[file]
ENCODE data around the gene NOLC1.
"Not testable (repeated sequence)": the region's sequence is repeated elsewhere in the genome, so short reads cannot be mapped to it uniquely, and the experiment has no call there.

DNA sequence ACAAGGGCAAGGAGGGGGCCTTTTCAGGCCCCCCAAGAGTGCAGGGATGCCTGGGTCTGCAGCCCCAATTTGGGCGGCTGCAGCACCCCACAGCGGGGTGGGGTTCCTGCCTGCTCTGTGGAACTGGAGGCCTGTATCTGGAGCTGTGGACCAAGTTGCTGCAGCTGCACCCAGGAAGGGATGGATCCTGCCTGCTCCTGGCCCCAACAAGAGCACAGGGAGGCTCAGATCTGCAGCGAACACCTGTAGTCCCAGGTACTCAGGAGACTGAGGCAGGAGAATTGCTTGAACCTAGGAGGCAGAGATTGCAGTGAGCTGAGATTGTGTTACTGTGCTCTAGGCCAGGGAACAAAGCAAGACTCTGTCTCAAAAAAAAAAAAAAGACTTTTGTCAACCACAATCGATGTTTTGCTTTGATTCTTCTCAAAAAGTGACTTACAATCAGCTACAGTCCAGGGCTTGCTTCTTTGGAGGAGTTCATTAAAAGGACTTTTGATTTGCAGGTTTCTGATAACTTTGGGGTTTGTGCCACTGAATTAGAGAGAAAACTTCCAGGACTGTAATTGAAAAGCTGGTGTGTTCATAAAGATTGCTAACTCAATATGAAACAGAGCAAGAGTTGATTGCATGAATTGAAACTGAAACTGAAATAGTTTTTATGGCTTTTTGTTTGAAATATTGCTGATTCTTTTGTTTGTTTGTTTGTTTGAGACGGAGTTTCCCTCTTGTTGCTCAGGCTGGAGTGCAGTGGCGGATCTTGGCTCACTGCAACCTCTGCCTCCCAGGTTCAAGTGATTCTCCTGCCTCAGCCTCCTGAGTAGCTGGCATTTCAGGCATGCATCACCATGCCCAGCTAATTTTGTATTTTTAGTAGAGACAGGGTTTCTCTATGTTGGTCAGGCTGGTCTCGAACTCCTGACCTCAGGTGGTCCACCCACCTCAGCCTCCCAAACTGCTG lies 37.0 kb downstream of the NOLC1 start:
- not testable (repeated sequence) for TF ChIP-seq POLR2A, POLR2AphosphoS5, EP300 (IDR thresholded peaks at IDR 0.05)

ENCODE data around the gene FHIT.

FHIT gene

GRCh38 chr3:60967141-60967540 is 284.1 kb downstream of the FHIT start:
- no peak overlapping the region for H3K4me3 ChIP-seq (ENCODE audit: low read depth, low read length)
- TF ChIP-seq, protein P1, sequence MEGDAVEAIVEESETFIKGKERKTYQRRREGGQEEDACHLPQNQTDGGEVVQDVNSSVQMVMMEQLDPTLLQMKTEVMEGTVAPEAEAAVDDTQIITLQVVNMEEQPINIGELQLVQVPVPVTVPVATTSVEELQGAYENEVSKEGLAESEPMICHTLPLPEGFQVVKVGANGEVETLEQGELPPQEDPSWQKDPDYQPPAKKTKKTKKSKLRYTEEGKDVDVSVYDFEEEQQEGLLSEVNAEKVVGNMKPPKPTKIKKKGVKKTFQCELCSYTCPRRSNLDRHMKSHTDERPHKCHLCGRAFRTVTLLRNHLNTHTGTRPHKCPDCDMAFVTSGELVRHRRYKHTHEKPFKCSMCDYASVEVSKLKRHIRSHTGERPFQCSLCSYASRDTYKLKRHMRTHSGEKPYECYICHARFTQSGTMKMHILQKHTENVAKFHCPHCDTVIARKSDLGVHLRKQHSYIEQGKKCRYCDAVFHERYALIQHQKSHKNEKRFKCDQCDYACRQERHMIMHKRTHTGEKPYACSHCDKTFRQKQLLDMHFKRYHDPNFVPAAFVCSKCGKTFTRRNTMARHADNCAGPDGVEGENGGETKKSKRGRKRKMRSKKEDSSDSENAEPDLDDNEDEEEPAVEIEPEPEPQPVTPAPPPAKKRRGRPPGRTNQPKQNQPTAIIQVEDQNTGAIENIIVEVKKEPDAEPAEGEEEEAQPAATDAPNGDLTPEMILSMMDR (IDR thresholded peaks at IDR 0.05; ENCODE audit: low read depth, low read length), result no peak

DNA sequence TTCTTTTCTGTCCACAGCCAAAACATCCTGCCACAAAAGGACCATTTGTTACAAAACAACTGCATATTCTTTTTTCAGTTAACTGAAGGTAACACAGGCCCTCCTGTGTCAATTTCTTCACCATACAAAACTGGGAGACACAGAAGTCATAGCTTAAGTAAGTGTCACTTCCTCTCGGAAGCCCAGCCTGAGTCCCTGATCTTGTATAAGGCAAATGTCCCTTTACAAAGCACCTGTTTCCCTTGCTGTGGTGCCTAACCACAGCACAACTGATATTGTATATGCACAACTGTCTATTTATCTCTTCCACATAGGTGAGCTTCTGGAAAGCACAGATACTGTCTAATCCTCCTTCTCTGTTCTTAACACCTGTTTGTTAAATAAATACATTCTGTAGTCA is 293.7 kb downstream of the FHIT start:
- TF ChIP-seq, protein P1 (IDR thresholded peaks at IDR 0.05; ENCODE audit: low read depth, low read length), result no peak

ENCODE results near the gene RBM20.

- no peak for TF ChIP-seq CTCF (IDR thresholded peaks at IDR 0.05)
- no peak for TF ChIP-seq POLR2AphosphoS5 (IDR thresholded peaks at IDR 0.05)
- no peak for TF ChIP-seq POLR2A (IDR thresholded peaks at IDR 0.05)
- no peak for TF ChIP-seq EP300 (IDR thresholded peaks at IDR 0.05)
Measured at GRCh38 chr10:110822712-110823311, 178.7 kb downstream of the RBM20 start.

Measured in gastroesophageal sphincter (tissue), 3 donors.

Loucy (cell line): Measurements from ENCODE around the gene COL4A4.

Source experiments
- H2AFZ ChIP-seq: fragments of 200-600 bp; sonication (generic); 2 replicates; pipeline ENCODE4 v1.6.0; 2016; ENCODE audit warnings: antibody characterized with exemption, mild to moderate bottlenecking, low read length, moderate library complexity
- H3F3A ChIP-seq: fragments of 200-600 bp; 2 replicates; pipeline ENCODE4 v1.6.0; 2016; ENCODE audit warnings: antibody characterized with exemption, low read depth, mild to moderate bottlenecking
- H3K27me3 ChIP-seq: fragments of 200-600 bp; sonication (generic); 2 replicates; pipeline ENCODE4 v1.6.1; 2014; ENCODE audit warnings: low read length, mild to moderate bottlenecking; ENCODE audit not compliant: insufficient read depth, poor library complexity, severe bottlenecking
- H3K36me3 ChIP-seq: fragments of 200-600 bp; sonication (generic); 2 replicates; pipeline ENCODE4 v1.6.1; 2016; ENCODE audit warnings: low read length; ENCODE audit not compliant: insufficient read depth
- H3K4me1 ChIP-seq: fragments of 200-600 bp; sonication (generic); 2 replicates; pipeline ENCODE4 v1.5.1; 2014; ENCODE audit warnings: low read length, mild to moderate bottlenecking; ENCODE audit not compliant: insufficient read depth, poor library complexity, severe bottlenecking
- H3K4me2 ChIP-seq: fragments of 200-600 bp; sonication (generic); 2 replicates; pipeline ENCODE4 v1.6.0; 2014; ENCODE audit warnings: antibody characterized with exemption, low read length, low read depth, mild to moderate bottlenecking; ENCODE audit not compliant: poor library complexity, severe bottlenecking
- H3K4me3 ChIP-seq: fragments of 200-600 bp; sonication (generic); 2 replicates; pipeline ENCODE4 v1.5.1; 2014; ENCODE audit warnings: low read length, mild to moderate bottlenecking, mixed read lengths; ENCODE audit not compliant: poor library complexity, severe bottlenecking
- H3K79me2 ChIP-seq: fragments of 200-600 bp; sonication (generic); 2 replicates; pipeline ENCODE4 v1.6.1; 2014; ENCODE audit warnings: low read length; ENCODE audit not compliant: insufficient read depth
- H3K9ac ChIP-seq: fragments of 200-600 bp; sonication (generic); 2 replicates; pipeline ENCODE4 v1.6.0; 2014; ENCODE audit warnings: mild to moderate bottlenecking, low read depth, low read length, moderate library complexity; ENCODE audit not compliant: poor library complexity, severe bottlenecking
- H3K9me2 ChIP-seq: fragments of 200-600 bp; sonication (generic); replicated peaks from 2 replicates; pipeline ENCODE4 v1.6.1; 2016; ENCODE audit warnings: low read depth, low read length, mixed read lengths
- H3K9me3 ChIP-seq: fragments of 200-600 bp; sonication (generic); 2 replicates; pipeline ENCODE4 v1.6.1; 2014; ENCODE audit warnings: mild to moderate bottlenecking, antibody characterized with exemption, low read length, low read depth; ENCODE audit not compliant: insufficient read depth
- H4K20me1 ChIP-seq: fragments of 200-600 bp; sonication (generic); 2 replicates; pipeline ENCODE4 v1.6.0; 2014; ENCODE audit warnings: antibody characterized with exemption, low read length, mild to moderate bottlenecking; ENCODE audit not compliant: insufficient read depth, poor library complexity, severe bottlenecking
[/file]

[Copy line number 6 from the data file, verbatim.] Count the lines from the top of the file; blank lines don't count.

FHIT gene